Wednesday, May 29, 2013

Henry James's "Washington Square"



Finally read Washington Square over the Memorial Day weekend. It's comforting, physically, to be in the hands of a master. Catherine Sloper, who has to choose between father and lover, is a wonderful creation. She is dull and plain, but her predicament achieves tragic intensity, and, finally, poignancy. Her father, the successful New York doctor, is also a formidable achievement. A diagnostician of men and women, he judges his daughter rightly, but overlooks the alienating effect of his condescension toward her. 

The other two main characters are simpler. Mrs. Penniman, the nosy aunt, is a slightly more sophisticated version of Austen's emotional women; she is more sensibility than sense. The lover Morris Townsend is a charming rogue, and not much more. The main axle that moves the story forward is the relationship between father and daughter; that relationship looks forward to the one in James's masterpiece The Golden Bowl, in which not two, but four fully drawn characters circle the pitfalls of love and loyalty.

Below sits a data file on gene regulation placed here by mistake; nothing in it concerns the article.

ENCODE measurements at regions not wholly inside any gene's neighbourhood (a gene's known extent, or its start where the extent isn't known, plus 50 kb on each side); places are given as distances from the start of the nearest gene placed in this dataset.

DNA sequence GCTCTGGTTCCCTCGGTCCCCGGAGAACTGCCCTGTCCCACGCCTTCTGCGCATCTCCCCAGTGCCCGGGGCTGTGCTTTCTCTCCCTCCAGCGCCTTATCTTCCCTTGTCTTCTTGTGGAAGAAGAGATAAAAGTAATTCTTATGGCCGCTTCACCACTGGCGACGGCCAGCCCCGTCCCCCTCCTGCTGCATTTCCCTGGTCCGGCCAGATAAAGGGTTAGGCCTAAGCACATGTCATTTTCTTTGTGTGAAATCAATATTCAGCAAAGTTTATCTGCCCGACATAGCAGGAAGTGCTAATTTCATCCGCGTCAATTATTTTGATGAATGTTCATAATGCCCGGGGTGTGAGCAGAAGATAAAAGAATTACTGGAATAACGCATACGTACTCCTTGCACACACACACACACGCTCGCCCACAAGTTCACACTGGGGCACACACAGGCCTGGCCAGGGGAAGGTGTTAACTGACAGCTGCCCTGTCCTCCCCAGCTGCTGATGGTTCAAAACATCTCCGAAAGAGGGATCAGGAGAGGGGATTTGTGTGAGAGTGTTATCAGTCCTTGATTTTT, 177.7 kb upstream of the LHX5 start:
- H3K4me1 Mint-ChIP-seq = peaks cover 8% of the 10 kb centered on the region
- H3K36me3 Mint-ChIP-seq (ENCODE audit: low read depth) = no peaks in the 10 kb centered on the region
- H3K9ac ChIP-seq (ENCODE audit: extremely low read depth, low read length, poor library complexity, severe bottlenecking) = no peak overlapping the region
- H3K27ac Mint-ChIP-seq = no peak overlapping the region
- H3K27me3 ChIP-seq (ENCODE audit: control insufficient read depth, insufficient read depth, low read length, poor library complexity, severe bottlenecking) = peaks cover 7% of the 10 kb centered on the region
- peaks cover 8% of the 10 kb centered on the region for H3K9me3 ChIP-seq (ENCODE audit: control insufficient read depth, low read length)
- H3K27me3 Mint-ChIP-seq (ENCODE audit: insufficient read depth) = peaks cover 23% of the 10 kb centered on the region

Washington Square, as its name suggests, also offers the pleasures of seeing something of New York City in the first half of the nineteenth century. The titular square was then surrounded by newish houses, and filled with the aroma of ailanthus. Ambitious young men like Arthur Townsend planted the flag of their houses further north, confident that the rest of society would follow after them, as the city expanded. 

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